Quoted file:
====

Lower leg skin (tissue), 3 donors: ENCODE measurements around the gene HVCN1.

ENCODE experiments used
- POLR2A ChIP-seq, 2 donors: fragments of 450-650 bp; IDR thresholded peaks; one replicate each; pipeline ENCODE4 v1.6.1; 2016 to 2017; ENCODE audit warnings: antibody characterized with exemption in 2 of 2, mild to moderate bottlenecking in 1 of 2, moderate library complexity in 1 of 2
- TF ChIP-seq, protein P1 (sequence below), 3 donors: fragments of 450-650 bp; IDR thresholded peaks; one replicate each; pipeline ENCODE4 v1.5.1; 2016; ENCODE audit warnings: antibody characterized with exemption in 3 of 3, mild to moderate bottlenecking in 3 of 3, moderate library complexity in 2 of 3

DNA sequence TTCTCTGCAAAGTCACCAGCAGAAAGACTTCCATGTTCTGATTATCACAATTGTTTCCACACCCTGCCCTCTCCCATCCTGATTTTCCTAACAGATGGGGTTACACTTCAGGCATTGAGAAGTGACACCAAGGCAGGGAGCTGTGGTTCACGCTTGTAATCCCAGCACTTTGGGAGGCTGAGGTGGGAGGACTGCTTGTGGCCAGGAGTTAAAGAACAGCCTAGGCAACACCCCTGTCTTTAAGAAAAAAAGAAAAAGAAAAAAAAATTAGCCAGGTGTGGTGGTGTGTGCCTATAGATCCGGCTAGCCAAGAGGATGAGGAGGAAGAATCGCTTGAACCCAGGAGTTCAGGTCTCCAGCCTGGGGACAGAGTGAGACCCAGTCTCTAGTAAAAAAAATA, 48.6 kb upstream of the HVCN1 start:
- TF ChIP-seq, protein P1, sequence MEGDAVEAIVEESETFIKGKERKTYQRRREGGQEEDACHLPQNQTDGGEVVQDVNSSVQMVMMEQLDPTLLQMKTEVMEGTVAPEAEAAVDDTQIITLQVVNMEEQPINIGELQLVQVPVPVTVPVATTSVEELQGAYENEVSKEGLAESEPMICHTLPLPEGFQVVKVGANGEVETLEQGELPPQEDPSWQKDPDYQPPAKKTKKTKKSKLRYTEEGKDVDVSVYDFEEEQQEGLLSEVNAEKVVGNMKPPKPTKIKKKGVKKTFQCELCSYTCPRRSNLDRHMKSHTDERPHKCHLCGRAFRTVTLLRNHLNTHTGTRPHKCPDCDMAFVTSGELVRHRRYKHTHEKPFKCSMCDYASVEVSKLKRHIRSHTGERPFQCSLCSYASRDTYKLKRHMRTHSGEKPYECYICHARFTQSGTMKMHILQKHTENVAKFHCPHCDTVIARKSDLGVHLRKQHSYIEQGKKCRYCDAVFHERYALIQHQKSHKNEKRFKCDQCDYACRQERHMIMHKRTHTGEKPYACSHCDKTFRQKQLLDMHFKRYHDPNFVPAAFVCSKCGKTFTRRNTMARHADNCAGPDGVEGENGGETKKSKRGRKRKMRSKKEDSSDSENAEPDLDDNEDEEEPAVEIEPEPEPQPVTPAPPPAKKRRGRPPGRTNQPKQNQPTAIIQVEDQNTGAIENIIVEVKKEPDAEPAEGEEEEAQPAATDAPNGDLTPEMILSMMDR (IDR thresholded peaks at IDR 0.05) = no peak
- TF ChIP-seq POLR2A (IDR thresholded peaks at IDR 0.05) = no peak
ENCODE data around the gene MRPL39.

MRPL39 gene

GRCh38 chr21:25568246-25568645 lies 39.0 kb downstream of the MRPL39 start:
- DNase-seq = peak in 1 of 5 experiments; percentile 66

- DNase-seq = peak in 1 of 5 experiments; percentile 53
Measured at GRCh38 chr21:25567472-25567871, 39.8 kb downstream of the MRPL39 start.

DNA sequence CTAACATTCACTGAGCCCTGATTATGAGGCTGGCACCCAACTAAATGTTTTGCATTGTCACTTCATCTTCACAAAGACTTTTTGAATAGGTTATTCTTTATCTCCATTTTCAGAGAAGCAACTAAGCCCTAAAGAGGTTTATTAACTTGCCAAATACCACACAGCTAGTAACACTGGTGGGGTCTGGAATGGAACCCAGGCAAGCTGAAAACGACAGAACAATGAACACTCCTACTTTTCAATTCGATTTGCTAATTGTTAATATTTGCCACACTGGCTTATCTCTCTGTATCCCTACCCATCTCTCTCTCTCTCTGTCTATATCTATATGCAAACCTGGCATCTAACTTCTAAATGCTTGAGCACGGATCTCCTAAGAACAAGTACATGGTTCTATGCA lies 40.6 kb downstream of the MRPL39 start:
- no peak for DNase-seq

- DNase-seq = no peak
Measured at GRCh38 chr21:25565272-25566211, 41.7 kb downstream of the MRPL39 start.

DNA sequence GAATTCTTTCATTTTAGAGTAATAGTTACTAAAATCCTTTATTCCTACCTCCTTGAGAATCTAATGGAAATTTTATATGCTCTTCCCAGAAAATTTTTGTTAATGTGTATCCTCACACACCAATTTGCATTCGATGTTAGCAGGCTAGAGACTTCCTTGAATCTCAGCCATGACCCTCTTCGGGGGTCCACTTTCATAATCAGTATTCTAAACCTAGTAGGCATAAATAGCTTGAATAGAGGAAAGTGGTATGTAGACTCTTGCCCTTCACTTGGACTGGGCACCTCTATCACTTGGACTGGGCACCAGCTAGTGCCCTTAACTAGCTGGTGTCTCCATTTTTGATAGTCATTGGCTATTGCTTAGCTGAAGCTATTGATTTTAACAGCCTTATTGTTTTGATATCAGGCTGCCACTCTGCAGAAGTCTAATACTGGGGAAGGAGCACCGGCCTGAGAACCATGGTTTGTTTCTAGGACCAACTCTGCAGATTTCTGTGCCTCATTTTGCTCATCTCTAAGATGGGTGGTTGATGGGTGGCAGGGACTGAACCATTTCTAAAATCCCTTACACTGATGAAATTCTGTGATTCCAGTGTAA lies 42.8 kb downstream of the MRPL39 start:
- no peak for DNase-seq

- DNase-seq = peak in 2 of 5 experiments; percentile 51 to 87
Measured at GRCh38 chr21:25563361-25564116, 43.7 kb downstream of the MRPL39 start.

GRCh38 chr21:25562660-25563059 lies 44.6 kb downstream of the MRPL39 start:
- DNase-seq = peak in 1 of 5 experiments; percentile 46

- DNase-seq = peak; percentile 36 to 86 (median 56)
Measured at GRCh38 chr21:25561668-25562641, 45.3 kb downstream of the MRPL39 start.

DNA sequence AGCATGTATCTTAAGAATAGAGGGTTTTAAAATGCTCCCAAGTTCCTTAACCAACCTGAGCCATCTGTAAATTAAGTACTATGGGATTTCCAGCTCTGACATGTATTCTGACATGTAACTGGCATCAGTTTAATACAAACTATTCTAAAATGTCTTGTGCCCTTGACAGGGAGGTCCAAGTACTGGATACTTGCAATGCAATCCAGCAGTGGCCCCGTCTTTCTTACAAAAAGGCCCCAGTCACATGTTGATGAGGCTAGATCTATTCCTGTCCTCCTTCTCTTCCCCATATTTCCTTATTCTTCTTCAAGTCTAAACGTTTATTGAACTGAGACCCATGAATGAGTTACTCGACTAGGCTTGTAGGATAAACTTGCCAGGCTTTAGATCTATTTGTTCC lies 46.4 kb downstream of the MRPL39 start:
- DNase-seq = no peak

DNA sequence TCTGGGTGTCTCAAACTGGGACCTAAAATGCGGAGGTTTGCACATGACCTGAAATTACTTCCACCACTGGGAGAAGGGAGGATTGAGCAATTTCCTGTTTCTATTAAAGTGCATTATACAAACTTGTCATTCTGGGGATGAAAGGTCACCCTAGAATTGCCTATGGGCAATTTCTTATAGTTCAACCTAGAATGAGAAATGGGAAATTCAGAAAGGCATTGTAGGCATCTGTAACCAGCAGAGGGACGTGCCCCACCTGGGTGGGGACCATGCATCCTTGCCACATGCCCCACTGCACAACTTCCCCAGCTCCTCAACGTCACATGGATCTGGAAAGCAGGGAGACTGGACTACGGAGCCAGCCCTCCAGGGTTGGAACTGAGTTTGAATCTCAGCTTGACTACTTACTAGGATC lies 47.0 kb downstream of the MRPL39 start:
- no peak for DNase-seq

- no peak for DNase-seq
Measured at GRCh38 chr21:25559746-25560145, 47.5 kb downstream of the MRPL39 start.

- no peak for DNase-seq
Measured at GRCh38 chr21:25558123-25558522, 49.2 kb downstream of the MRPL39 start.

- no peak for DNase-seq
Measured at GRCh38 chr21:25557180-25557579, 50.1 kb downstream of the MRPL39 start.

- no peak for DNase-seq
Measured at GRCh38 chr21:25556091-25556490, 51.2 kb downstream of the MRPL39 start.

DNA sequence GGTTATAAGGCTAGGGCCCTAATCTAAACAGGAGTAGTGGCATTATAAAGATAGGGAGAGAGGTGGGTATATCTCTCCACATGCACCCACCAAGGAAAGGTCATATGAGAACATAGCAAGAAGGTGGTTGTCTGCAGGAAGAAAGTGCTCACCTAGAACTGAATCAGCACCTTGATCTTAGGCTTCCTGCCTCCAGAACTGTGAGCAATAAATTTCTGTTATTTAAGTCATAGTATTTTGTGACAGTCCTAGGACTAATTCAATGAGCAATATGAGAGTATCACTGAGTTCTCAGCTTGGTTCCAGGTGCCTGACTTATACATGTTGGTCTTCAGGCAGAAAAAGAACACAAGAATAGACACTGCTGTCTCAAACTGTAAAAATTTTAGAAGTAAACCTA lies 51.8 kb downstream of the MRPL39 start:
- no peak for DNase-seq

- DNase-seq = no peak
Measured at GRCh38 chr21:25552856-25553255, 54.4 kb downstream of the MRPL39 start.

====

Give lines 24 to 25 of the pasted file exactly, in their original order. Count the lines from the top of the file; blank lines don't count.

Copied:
- DNase-seq = peak; percentile 36 to 86 (median 56)
Measured at GRCh38 chr21:25561668-25562641, 45.3 kb downstream of the MRPL39 start.